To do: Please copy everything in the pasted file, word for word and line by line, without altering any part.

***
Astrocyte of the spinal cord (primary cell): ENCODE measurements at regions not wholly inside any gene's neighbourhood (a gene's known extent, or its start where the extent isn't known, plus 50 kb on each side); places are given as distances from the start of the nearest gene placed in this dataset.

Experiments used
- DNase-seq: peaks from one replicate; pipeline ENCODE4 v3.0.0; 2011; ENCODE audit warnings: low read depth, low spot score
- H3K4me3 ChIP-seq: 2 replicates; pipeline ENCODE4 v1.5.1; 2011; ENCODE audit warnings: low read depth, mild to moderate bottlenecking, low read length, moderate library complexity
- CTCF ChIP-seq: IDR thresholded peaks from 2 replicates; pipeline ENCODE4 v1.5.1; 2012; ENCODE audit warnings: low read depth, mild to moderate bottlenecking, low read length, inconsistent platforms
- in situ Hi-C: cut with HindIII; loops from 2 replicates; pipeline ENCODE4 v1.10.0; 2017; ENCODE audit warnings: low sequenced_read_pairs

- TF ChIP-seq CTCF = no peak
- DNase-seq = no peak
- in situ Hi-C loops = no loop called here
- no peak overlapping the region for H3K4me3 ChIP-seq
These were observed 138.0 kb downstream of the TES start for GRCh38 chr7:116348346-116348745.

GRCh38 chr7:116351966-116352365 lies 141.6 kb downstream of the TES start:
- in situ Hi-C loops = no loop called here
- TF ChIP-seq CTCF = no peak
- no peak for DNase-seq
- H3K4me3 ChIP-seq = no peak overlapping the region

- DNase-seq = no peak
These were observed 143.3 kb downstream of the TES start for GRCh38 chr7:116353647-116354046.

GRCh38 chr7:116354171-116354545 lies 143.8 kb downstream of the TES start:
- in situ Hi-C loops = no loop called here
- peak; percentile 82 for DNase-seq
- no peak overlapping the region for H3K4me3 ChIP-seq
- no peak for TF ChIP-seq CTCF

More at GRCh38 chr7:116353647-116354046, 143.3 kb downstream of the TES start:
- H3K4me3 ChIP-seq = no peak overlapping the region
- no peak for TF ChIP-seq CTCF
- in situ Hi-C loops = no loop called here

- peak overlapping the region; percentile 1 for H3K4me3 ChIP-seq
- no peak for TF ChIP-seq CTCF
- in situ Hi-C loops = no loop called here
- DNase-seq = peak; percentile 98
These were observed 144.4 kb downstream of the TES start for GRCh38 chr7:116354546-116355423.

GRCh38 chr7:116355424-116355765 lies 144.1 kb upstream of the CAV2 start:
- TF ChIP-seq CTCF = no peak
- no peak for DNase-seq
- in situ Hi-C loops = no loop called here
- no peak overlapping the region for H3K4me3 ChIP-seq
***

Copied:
Astrocyte of the spinal cord (primary cell): ENCODE measurements at regions not wholly inside any gene's neighbourhood (a gene's known extent, or its start where the extent isn't known, plus 50 kb on each side); places are given as distances from the start of the nearest gene placed in this dataset.

Experiments used
- DNase-seq: peaks from one replicate; pipeline ENCODE4 v3.0.0; 2011; ENCODE audit warnings: low read depth, low spot score
- H3K4me3 ChIP-seq: 2 replicates; pipeline ENCODE4 v1.5.1; 2011; ENCODE audit warnings: low read depth, mild to moderate bottlenecking, low read length, moderate library complexity
- CTCF ChIP-seq: IDR thresholded peaks from 2 replicates; pipeline ENCODE4 v1.5.1; 2012; ENCODE audit warnings: low read depth, mild to moderate bottlenecking, low read length, inconsistent platforms
- in situ Hi-C: cut with HindIII; loops from 2 replicates; pipeline ENCODE4 v1.10.0; 2017; ENCODE audit warnings: low sequenced_read_pairs

- TF ChIP-seq CTCF = no peak
- DNase-seq = no peak
- in situ Hi-C loops = no loop called here
- no peak overlapping the region for H3K4me3 ChIP-seq
These were observed 138.0 kb downstream of the TES start for GRCh38 chr7:116348346-116348745.

GRCh38 chr7:116351966-116352365 lies 141.6 kb downstream of the TES start:
- in situ Hi-C loops = no loop called here
- TF ChIP-seq CTCF = no peak
- no peak for DNase-seq
- H3K4me3 ChIP-seq = no peak overlapping the region

- DNase-seq = no peak
These were observed 143.3 kb downstream of the TES start for GRCh38 chr7:116353647-116354046.

GRCh38 chr7:116354171-116354545 lies 143.8 kb downstream of the TES start:
- in situ Hi-C loops = no loop called here
- peak; percentile 82 for DNase-seq
- no peak overlapping the region for H3K4me3 ChIP-seq
- no peak for TF ChIP-seq CTCF

More at GRCh38 chr7:116353647-116354046, 143.3 kb downstream of the TES start:
- H3K4me3 ChIP-seq = no peak overlapping the region
- no peak for TF ChIP-seq CTCF
- in situ Hi-C loops = no loop called here

- peak overlapping the region; percentile 1 for H3K4me3 ChIP-seq
- no peak for TF ChIP-seq CTCF
- in situ Hi-C loops = no loop called here
- DNase-seq = peak; percentile 98
These were observed 144.4 kb downstream of the TES start for GRCh38 chr7:116354546-116355423.

GRCh38 chr7:116355424-116355765 lies 144.1 kb upstream of the CAV2 start:
- TF ChIP-seq CTCF = no peak
- no peak for DNase-seq
- in situ Hi-C loops = no loop called here
- no peak overlapping the region for H3K4me3 ChIP-seq